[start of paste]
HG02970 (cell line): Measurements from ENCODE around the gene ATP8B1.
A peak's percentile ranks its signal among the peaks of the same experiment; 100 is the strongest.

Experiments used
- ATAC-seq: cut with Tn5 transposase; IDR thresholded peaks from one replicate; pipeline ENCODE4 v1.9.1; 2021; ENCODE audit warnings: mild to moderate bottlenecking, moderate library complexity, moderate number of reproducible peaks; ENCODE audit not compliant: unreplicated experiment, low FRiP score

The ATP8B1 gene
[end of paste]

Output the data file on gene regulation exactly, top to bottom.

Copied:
HG02970 (cell line): Measurements from ENCODE around the gene ATP8B1.
A peak's percentile ranks its signal among the peaks of the same experiment; 100 is the strongest.

Experiments used
- ATAC-seq: cut with Tn5 transposase; IDR thresholded peaks from one replicate; pipeline ENCODE4 v1.9.1; 2021; ENCODE audit warnings: mild to moderate bottlenecking, moderate library complexity, moderate number of reproducible peaks; ENCODE audit not compliant: unreplicated experiment, low FRiP score

The ATP8B1 gene